Well, we are talking about homebrew campaigns here.  If the heroes are liable to get too strong for Act II monsters before your homebrew campaign is finished, the obvious answer would be to make a second interlude and upgrade the monsters to "Act III" thereafter.  Devising "Act III" stats for monsters (and Act III gear) would be something else to hash out in your homebrew rules.

Alternately, you could try to find ways of making a longer campaign without allowing the heroes to grow much stronger than they normally would.  For example, by making a campaign with the same number of quests, but using bigger maps.  The heroes earn the same amount of XP, they just spend longer playing through it.  Or have some kind of unavoidable event where the heroes lose all their gear and need to start over or something.  They'd still have all their skills (logically) though, so that idea might not pan out.  It would depend on how much of their fighting ability comes from gear and how much from skills.

The beauty of homebrew is you can go wherever your imagination takes you.  You're making up the rules already, so just make up more to address any complications you come across.  1e's core rules were too much a mess for me to be bothered doing this sort of thing, but 2e seems relatively clean cut.



#17 LinkN

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Posted 01 July 2012 - 06:19 PM

any2cards said:

Now, I just spent several hours looking at the layouts of many RTL dungeons, and in fact many of the outdoor Encounter layouts; I counted map pieces used and measured for a rough, overall size.  Even if we discount First Blood, and only look at the 5 distinct maps detailed within the video (0:22, 0:29, 0:33, 0:41, and 0:49), only the map in 0:49 appears to be larger than most of the D1 RTL maps/enocunters; all of the others are smaller.  Now, I am assuming that what appears in the video are actual maps for quests (Act I or Act II), and not just some stuff thrown together for visual presentations.

As for customization of the OL deck, if you are not playing in campaign mode (and quite frankly even if you are), 15 cards just is way too small.  There are too many events/triggers/cards that allows the OL in D2 (at least what is shown in some of the previews) to discard cards from his deck, arrange them (at least the top 5) in whatever order he wants, etc.  I just don't think there will be enough variety in the long term; in fact, I think it will make it far easier for the OL and Heros (assuming a resonable memory) to know what is left in the deck at any given time, and prepare better for what is coming.

Now, of course, this could have been a decision made by FFG to enforce more interest in expansions, drive additional sales, etc.  Certainly a good business model.  I also agree that as expansions come out, and additional cards. map pieces, quests, archtypes, subclasses, etc. are made available, the overall re-playability of things will improve dramatically.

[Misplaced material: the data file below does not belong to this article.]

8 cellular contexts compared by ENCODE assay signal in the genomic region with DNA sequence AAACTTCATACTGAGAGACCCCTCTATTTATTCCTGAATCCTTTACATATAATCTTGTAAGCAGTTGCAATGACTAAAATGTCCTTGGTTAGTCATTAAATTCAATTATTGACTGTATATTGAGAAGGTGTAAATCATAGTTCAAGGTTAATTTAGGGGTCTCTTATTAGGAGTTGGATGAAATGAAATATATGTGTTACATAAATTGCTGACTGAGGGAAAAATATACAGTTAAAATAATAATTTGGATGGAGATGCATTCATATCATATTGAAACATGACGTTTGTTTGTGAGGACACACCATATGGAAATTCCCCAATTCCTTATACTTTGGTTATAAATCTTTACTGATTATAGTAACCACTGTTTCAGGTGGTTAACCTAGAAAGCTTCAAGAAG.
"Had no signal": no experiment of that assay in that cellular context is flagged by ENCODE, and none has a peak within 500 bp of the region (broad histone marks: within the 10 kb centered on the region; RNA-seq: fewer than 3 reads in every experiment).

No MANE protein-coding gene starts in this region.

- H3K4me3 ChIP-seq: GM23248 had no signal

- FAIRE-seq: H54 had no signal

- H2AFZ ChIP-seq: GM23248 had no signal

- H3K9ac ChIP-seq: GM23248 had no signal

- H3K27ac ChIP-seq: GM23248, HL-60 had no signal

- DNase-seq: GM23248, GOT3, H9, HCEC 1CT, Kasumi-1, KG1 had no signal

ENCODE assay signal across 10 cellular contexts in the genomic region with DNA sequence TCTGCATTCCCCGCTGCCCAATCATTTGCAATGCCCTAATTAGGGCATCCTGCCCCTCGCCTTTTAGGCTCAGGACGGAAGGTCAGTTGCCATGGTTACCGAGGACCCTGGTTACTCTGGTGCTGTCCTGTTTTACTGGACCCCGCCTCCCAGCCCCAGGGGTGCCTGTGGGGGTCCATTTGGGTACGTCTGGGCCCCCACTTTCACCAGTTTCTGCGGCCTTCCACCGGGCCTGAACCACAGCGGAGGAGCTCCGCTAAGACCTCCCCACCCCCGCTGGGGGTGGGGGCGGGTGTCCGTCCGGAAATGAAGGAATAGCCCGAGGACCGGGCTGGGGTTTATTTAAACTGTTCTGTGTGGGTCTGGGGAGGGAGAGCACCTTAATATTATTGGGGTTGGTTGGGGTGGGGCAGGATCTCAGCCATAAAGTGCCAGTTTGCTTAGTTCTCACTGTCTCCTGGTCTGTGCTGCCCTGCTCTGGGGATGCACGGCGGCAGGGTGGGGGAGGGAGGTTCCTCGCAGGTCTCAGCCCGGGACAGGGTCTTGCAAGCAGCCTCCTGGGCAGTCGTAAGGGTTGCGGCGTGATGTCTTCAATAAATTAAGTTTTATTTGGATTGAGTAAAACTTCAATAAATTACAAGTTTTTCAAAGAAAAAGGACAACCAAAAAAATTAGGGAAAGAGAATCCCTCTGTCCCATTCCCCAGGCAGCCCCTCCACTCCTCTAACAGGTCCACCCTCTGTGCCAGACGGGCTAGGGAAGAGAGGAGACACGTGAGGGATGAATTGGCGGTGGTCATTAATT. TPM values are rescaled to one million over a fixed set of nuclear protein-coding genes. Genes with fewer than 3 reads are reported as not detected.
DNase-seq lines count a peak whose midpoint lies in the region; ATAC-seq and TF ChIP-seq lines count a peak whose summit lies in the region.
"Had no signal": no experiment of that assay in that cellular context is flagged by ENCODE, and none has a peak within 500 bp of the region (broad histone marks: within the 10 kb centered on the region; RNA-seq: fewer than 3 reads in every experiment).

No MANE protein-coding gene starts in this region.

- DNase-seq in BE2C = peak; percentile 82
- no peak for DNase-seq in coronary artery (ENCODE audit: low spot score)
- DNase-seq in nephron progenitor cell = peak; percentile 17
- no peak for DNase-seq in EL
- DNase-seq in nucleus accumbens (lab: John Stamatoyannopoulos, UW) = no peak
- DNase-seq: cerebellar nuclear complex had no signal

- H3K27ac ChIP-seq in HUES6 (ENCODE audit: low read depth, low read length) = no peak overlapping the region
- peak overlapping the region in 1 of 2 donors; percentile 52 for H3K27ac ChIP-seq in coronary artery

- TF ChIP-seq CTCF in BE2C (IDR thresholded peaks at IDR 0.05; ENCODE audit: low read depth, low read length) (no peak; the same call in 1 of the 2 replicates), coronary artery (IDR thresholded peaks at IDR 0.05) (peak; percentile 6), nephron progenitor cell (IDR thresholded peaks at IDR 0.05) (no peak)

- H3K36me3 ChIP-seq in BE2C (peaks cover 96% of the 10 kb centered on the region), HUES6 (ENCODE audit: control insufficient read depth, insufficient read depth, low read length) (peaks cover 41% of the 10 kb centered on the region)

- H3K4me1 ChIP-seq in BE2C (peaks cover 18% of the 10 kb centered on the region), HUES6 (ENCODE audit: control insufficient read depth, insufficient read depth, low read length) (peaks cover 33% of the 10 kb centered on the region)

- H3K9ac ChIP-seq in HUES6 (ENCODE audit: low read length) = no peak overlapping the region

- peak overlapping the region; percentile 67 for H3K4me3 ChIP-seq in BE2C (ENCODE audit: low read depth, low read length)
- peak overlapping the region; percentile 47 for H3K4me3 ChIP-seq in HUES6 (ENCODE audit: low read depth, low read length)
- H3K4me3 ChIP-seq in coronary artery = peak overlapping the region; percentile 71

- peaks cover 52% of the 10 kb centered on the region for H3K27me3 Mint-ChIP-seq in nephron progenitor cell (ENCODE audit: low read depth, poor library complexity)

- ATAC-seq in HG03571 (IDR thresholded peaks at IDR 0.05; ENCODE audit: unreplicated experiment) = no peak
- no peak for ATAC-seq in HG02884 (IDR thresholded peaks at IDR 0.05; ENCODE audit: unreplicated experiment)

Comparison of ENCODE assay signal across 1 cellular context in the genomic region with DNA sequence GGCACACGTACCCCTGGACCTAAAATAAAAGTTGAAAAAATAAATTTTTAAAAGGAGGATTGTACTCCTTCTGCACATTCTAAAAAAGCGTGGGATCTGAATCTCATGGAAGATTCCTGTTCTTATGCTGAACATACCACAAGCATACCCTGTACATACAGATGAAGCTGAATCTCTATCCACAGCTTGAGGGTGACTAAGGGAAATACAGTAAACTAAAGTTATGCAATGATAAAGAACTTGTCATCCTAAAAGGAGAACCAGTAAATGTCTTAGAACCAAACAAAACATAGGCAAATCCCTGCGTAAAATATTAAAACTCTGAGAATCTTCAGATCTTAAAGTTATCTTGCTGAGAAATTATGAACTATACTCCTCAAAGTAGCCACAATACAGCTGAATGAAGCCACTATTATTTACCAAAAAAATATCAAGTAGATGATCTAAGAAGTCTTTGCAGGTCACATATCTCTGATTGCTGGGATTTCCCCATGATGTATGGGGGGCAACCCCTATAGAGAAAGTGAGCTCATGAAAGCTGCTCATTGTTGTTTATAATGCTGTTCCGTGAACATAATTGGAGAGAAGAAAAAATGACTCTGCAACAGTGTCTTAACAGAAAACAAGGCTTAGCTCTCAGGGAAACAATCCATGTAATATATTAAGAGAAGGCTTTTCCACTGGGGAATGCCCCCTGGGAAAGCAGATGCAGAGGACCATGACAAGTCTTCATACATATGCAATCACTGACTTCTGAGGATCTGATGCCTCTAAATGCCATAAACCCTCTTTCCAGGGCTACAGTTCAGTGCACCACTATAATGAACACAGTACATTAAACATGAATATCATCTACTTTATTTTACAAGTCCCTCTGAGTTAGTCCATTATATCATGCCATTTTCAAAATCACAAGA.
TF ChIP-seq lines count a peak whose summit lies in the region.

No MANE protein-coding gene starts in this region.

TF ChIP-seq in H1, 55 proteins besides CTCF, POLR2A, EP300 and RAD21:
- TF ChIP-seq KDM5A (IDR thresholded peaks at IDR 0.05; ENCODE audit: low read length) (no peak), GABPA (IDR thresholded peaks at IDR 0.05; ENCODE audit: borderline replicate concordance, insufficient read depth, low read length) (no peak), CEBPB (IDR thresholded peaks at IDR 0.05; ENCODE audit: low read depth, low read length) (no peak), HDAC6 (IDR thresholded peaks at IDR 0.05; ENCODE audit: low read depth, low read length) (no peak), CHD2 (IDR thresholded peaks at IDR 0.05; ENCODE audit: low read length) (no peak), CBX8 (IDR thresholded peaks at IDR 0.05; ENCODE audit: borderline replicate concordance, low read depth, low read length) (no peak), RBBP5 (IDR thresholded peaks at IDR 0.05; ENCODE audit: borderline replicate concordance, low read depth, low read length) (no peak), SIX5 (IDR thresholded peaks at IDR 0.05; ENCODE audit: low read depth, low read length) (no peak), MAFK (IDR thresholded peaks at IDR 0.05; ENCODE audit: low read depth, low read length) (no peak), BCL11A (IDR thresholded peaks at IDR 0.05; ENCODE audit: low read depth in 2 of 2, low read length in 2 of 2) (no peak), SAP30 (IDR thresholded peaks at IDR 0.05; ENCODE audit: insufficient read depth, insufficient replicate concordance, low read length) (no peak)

My concerns is what actually will lead me to also purchasing the conversion kit; if for no other reason that to allow additional heros, monsters, etc.

Thanks for responding; I don't often post, and more usually just lurk, but a well reasoned opinion and discussion adds value.  I have followed many of your posts in the D1 forum.

I'm wondering if your times for the video are off, as the map shown at 0:49 is the first quest, one of the smallest maps in the book and the same as the map at 0:41.  The map at 0:22 and 0:29 (both the same map) is the second half of a quest.

Most of the maps in the first half of the campaign (the starter quest, which is a single map, and the first 5 quests, each of which are two different encounters) are about the same size.  The interlude is a single encounter, and much larger than most other boards, about the same size as a D1 quest.  Most of the act 2 quests are also quite a bit larger, though there's still a few small maps here and there.

15 cards may seem small for the Overlord deck, but keep in mind you're only drawing one card per turn instead of two, and you're not pitching most of the cards you draw for threat.  There's no spawn cards in 2E, since monsters getting added to the board are all built into the quest itself (actually, there is one "spawn" card, but it's the level 3 Warlord card and spawns an entire group of monsters at once).

I'd also like to point out that there's rules that let players start with some experience, so both players can do a bit more customization even if you're not playing a campaign.  There's also a good amount of replayability in the quests, since they have objectives that aren't just "kill heroes a lot" for the Overlord.

Anyway, I was at Realms of Terrinoth and picked up a copy of the game for myself, so if you've got any questions, feel free to ask.



#18 any2cards

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Posted 02 July 2012 - 06:40 AM

LinkN said:

I'm wondering if your times for the video are off, as the map shown at 0:49 is the first quest, one of the smallest maps in the book and the same as the map at 0:41.  The map at 0:22 and 0:29 (both the same map) is the second half of a quest.

Most of the maps in the first half of the campaign (the starter quest, which is a single map, and the first 5 quests, each of which are two different encounters) are about the same size.  The interlude is a single encounter, and much larger than most other boards, about the same size as a D1 quest.  Most of the act 2 quests are also quite a bit larger, though there's still a few small maps here and there.